Why learn Music Theory?

Leonardo Da Vinci studied the laws of science and nature; anatomy, botany, mathematics, amongst many other things.
In the same way that intensive studying didn’t somehow ruin his artistic capabilities, learning basic music theory won’t ruin your music capabilities either.
I’ve lost track over the years the number of people that tried to convince me that music was just a “feeling”, that music “education” somehow ruins the authenticity of certain types of music.
These conversations were usually with people that never tried to study it much. Sometimes these opinions were drawn from people that heard someone with a lot of training whose music they didn’t like. They then drew the incorrect conclusion that every “trained” musician must sound and function the same.
My viewpoint-It is not the “theory” that’s the problem, it’s how it’s taught and used.
You must first understand it’s limitations-theory doesn’t equal truth and will sometimes be wrong. Theory allows you to make an educated guess about what you hear or why someone else played something they did. It allows you to put labels on things. It functions like a statistical probability.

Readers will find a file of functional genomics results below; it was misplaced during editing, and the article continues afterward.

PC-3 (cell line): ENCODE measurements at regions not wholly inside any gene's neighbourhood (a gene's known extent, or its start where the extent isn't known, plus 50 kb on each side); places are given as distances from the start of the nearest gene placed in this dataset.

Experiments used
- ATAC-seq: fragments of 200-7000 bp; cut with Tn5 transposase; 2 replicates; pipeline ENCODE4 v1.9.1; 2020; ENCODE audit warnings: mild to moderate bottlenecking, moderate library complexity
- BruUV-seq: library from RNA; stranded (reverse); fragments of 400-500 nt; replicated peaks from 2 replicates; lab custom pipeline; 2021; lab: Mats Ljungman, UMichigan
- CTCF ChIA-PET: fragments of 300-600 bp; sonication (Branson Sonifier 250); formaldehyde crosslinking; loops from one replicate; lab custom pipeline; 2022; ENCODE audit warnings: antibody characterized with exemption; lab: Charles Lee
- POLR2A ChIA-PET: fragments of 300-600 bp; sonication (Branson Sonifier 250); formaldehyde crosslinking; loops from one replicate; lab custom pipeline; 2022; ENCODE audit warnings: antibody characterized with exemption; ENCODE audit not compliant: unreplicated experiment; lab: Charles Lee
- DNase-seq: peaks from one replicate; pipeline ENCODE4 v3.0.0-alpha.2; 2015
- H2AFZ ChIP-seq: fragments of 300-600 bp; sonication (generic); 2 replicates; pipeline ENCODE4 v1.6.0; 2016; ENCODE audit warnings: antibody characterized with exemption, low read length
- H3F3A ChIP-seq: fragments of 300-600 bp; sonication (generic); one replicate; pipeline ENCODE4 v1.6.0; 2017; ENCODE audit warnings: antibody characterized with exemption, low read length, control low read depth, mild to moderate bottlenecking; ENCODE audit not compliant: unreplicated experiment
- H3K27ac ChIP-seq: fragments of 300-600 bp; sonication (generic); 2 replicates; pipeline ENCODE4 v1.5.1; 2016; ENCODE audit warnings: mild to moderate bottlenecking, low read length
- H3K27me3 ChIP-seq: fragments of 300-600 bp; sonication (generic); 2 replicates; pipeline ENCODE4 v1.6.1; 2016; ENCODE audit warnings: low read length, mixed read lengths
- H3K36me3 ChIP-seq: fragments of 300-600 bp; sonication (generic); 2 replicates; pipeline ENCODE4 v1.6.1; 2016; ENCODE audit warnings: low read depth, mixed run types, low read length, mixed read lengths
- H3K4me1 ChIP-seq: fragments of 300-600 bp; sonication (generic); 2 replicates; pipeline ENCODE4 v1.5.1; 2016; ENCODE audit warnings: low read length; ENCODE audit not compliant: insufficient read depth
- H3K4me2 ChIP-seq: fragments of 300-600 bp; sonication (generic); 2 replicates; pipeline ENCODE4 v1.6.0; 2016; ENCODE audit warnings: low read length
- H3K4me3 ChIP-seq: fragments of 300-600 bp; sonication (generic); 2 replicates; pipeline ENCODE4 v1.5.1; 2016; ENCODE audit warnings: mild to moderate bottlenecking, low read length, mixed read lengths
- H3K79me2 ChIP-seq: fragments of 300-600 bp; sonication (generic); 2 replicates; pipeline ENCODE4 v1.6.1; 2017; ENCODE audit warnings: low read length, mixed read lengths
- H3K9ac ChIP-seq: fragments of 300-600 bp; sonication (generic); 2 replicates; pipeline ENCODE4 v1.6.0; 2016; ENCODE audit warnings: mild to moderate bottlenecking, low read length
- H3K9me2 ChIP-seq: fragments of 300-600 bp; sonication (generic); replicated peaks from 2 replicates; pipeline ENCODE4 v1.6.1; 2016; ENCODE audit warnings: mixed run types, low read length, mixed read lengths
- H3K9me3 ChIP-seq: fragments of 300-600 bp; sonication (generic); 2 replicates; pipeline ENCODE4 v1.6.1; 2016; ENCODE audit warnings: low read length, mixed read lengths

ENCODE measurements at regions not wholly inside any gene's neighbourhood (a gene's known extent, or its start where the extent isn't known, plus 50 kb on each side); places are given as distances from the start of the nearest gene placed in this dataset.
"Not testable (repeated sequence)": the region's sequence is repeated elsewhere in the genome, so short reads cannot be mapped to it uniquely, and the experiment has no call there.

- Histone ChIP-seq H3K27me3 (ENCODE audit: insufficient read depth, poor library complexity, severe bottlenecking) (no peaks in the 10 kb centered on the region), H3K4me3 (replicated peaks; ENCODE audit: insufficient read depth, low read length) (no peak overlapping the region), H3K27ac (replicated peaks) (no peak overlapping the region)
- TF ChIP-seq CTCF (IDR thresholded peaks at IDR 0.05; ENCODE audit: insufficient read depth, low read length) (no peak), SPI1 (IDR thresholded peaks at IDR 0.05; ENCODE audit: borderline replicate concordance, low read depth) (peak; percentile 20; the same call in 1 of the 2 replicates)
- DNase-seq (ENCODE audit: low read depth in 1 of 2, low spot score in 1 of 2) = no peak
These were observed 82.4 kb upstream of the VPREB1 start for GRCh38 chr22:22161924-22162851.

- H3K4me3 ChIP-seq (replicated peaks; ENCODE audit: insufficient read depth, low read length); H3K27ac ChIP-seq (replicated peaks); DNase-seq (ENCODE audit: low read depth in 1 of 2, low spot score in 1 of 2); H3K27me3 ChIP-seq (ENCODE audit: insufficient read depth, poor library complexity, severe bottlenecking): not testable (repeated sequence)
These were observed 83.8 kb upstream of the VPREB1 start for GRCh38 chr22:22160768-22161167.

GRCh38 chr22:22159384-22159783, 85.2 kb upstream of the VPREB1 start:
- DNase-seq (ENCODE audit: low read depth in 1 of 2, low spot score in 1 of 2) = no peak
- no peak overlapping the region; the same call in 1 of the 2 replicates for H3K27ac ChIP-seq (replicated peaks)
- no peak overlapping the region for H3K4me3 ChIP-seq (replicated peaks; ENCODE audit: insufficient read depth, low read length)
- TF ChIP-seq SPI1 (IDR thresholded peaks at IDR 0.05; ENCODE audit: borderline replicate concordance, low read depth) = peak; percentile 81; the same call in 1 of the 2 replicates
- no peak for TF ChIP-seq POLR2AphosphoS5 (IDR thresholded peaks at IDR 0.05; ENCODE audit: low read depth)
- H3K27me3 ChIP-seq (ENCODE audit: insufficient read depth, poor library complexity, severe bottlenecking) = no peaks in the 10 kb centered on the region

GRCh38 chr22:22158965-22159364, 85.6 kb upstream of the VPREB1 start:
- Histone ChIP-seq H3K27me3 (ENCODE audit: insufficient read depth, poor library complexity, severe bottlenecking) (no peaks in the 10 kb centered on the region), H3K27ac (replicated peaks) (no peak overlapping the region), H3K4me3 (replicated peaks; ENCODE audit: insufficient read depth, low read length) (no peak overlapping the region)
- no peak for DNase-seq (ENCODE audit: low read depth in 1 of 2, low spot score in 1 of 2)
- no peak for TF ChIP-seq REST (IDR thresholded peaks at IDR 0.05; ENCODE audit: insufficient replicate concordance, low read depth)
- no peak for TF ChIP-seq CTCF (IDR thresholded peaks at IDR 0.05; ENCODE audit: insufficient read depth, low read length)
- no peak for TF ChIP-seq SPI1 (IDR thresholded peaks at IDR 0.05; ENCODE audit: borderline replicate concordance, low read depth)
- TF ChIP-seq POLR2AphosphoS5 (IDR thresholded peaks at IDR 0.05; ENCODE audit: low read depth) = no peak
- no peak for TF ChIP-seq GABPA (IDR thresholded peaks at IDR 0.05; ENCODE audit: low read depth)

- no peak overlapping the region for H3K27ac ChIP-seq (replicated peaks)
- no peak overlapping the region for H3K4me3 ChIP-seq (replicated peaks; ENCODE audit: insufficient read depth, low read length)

For example-Imagine if you went around your everyday life and didn’t have the labels-red, blue or green. The label is there to allow you to recognize something you’ve seen before and say there is the thing I know. The label shouldn’t overly complicate something, it should act as an aid.
More importantly, the label allows for recall and you can say, here is the perfect place I can use that item.
To me the greatest function of music theory is to increase your hearing abilities.
Unfortunately, people can get so wrapped up in the theory that they don’t ever break the rules or they let the theory override their instincts. This doesn’t have to be the case. Sometimes musicians write music around theories, chained to a theory; thereby leaving the audience shaking their heads.
Lastly, I have seen people with really incredible ears/hearing abilities plateau with their music simply because their hearing can only take them so far. They miss out on a greater palette of colors because they have no interest in something as simple as learning a label.
In the same way that knowing turquoise, wenge, or aqua won’t ruin a painters creativity, music theory doesn’t innately ruin creativity either.

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Jody Hughes Written by:

I am a full-time banjo and acoustic guitar teacher, performer and composer. I have performed on the stages of Carnegie Hall, The Grand Ole Opry and The Ryman Auditorium. My interests include developing educational materials for the advancing banjoist and composing Original Music mixing my background in Bluegrass, Jazz, Classical and Latin Music.

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